Critics argue that those threats are overblown, that AT&T doesn't really have 100 cities ready for fiber installs anyway and while Cisco might lose out, it's been losing revenues from the likes of AT&T for a long time, regardless of this week's brouhaha.
There's no question a lot of rhetoric is flying around, most of it focused on who stands to lose the most as the Federal Communications Commission (FCC) carries its deliberations into 2015.
Carriers like AT&T and others in the CTIA industry group (and several Republican U.S. senators) argue that regulating carriers and other ISPs under Title II of the Telecommunications Act would be too restrictive and limit their ability to innovate. But content providers like Netflix, Kickstarter and Youtube and many citizen action groups want the Obama-style regulations adopted to keep ISPs from prioritizing, or throttling certain content on their networks. They, too, argye that without such rules, innovation could be stifled — mainly the innovation from small Web-based groups.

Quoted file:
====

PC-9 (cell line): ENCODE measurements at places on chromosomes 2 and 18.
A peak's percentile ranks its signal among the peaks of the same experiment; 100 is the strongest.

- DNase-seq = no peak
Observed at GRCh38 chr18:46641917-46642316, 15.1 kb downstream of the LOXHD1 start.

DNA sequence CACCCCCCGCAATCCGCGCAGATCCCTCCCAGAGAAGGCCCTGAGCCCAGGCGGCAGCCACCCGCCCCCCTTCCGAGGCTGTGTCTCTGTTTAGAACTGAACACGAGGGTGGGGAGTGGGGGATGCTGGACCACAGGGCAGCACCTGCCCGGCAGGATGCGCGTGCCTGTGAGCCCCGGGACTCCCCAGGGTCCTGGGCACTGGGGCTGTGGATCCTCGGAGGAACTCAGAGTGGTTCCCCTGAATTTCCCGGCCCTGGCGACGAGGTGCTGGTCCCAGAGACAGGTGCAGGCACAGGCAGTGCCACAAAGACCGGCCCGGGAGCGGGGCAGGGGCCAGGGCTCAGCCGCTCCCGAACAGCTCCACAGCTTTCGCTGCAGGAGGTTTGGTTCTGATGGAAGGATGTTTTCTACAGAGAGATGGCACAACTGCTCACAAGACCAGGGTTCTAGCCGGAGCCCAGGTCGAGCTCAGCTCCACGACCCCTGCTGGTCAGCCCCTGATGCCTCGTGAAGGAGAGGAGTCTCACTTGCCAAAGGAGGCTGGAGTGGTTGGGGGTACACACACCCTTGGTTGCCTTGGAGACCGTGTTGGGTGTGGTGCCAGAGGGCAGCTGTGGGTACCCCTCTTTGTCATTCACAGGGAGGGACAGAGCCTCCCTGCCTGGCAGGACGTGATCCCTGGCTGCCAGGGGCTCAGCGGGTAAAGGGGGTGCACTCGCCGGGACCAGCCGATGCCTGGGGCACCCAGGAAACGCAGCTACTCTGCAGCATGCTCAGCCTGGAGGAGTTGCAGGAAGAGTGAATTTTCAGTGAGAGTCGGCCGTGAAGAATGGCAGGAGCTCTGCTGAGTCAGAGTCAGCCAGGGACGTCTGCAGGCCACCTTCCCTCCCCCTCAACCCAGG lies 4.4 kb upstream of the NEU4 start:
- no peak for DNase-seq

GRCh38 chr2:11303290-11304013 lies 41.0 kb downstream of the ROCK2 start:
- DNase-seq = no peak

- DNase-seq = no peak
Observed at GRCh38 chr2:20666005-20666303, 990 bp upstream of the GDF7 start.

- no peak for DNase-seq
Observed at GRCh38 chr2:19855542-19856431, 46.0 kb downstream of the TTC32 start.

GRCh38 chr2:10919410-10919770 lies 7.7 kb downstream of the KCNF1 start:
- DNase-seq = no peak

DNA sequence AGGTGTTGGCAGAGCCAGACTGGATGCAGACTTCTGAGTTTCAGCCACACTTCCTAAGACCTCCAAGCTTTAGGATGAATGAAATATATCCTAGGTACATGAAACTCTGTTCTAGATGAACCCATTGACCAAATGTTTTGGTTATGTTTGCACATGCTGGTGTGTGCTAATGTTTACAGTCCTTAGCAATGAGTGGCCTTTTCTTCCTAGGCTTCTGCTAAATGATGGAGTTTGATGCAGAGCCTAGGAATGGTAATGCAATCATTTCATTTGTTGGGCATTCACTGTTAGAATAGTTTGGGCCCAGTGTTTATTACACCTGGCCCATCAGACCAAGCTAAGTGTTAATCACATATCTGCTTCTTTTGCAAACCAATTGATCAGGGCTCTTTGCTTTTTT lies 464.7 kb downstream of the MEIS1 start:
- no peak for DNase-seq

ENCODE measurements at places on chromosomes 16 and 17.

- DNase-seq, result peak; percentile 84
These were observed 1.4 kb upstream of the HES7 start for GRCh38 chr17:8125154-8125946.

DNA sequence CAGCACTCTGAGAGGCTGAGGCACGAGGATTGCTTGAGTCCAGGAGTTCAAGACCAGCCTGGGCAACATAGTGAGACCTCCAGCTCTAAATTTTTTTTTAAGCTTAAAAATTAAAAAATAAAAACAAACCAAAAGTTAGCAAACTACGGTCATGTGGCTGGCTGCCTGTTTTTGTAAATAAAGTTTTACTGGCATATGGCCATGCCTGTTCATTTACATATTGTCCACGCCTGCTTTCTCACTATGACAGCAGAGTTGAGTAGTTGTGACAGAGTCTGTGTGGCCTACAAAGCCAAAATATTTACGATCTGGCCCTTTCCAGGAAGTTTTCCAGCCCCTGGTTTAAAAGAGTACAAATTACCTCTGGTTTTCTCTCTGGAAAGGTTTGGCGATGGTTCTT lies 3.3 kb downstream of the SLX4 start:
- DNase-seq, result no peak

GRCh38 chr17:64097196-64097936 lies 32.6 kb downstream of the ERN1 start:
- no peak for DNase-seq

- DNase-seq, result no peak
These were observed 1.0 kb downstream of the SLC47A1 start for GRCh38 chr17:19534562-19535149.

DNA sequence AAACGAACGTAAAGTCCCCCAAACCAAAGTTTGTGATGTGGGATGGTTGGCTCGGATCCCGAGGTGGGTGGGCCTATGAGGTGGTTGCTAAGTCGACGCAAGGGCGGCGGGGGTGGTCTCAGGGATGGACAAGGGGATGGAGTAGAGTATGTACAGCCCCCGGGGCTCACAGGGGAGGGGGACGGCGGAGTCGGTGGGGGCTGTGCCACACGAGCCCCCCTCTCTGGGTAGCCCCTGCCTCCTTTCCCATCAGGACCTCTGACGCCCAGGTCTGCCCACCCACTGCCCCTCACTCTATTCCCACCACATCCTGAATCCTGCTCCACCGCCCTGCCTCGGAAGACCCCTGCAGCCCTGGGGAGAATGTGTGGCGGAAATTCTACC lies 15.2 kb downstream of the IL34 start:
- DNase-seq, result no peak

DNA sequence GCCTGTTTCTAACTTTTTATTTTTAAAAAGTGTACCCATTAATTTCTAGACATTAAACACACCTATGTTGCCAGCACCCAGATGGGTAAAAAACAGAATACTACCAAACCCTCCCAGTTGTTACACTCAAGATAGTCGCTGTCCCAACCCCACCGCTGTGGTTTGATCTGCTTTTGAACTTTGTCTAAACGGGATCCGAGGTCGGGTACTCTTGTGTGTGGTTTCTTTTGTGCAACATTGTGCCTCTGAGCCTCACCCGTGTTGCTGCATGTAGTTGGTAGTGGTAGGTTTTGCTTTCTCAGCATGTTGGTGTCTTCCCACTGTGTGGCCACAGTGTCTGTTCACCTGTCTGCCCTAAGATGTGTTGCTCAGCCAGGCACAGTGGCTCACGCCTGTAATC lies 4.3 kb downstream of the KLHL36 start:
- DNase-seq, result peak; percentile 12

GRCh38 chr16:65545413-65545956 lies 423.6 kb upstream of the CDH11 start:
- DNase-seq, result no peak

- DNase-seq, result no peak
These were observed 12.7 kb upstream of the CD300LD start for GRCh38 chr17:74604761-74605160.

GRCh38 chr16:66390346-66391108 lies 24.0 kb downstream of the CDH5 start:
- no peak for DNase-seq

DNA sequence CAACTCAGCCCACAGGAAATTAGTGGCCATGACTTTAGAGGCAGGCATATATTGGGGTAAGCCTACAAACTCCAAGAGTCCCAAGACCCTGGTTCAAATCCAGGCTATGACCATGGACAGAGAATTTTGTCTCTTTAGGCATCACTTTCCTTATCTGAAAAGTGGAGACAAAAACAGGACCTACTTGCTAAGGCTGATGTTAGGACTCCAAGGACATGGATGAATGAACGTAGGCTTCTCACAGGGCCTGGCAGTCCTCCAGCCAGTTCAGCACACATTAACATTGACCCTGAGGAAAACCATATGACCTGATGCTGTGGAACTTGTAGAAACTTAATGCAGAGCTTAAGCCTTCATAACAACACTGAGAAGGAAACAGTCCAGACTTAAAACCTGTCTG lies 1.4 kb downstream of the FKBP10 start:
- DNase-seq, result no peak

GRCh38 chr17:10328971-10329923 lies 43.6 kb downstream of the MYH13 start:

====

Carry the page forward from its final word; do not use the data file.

Given that landscape, can anybody truly win the battle?
Well, yes, Google can win. It probably already has.
Google plays both sides
That's because Google really operates on both sides of the debate. It is an ISP with fiber optic rollouts under its 1 Gbps Google Fiber initiative and a content supplier, with Youtube and other Web sources.
No matter how the FCC rules next year, Google can move forward with fiber rollouts, even if they're restricted, because it will still be earning far-healthier revenues from carrying content.
Google's two-pronged strategy has been ovious for a long time, but lately it has looked genius given the net neutrality battle. While it's a strategy only a very large company could undertake, other very large companies never even tried.
If it's not genius, it's at least very savvy, this "build-your-own-trunk-and-pump-your own-junk" approach. By that way of thinking, Google is building a network made up of the "last mile" or "local loop" of fiber optic connections to homes as well as what's called the bigger "trunk" lines for connecting switching centers to those local loops. Whether Google's content can be described as "junk" is subjective, but junk does rhyme with trunk.
Google "is playing both sides of the game," said Roger Entner, an analyst at Recon Analytics. "Their approach is to build their own network and then pump their own content and then keep their mouth shut."
Google, unlike AT&T, this week said it plans to continue its Google Fiber rollouts. That includes an ongoing effort in Kansas City, Kans., and Kansas City, Mo., where it just began service to small businesses in some neighborhoods in addition to service for families and individuals.
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